Cephalopods

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Hi, has anyone kept an cephalopods on here? I'm interested in the octopus. I have some questions.

I have been researching octopus species and the care needed for them. I need some input from someone with experience keeping cephalopods.
First off, what cephalopod species have you kept? Second, what size tank did you keep it in? Third, what filtration and other equipment did you use, and what do you think you could've added to make it better? And then I have some more questions:

- I have kept many freshwater fish, and have experience. However, this would be my first saltwater setup. From what I've heard from 2 people who are into octopi, and have kept many different species - big, small, and even the infamous Blue Ringed - that it is not as hard as people make it sound, as long as you keep the parameters good, keep a tight lid, and have a food source, it is not hard. Do you think someone with zero experience with saltwater, but lots of experience with freshwater, and lots of de4dication could keep an octopus?
- In your opinion was your octopus bored? Would love to hear some of the ethical arguments about keeping cephalopods from everyone.
- What did you do to stimulate your octopus?
- Do you have any pictures of what your tank looks/ed like?
- The people I have talked to who have kept octopi have said that each one is different. What were/are some quirks of yours?
- And if you have kept multiple types, what was the easiest?
- Where did you source your octopus?
- What did you feed it? How long did it take to accept frozen? Did it ever?
- Any general information you can give me? Tips, hints, things you think you could've done better?

In case anyone who has kept a cephalopod that isn't an octopus, I would appreciate it if you could answer the questions above as if it were whatever species you kept.

All information is appreciated.

Thanks.
 
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Rocky998

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I've never kept octopus or saltwater, so keep that in mind while reading what my opinions are...

Me personally, if I was wanting to do an octopus, I would want to keep a normal saltwater tank first with fish instead of an octopus, just to get used to it kinda as I have heard keeping an octopus can be tricky. Very tricky.
They will get out of the tank with the smallest little gap and eat your fish in another tank and climb right back in its own aquarium like nothing happened. Their very intelligent.
So yes they would most definitely need some form of enrichment and entertainment. Something as simple as a jar with food inside is awesome because they have to figure out how to get inside of it. I've seen zoos use that "toy" a lot for octopi.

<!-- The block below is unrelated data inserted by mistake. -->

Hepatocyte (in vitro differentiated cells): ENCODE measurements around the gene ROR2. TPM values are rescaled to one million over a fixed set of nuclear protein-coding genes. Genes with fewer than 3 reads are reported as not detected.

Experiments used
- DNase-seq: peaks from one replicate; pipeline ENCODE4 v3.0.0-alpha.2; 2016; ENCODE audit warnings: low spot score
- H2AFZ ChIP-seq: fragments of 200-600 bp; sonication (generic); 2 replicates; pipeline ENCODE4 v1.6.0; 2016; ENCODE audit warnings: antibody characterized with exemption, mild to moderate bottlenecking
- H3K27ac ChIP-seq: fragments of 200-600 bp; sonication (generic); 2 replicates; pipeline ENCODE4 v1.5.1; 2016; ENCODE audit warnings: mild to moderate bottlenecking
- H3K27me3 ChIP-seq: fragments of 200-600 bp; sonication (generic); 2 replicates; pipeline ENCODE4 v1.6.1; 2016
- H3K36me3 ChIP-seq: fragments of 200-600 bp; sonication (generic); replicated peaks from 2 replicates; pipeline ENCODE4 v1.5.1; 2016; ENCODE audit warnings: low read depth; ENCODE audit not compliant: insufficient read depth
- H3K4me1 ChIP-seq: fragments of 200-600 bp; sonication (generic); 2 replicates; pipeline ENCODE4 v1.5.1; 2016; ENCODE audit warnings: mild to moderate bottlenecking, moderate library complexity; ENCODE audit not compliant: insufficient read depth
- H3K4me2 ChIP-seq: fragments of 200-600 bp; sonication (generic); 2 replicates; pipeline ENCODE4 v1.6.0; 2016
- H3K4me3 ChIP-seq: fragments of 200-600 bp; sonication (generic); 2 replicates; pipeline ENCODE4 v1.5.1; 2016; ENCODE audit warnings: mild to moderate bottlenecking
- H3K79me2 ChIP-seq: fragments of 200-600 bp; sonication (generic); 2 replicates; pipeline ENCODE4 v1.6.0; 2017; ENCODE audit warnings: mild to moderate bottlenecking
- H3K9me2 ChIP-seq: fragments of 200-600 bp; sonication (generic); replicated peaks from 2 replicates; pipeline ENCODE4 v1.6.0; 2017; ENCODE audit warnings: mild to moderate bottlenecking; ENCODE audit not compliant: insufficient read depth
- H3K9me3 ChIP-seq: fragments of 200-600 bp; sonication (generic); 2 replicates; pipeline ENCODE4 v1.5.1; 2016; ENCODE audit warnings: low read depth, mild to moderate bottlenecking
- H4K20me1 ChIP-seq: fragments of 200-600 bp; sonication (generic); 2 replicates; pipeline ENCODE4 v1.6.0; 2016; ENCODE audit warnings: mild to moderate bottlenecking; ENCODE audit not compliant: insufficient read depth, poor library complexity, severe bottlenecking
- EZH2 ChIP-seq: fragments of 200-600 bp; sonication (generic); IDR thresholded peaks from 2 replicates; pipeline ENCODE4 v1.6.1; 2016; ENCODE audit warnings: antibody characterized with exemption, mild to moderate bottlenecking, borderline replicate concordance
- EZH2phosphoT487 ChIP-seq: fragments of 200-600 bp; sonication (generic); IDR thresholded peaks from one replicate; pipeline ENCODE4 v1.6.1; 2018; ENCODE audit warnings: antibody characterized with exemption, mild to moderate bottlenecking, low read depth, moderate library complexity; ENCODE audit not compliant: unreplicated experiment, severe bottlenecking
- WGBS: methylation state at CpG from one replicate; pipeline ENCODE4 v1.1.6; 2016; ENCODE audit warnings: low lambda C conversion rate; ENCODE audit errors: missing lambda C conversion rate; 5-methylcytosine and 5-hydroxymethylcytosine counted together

There are definitely many other things, this is just what comes to mind now...
 

Donya

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Not to be a pessimist, but I don't think you'll find many actual cephalopod keepers here (not active posters anyway if you're looking for quick responses). Generally, octopi are very niche and should never be attempted unless you already have significant experience with marine tanks. Haven't kept them myself but have talked rather a lot to those who have, since I was seriously considering getting an octopus at one point many years ago back when I had a room full of specialty invert tanks. I was pretty deep in the hobby at that point so the things that put me off were not beginner-related - it was more the cost/risk/lifespan tradeoffs that put me off. The biggest challenges with an octopus are them escaping/dying due to desiccation and getting injured/killed by pumps and other filtration. Modding equipment to be octopus-safe is non-trivial since they can pass through tiny gaps and manipulate things that would be safe from other marine organisms. The small ones that are most commonly found in the hobby (still rare as a general category) also only live a very short time from the point of purchase - often less than a year. They are short-lived species and are collected as adults. They are different from the longer-lived coldwater ones that are often kept in large public aquariums/zoos.

Also, other cephalopods are not that similar to octopi in terms of the behavior and challenges they present. So, getting advice on keeping, say, small types of squid is not going to tell you much on how to keep an octopus. Very different animals from very different environments.
 

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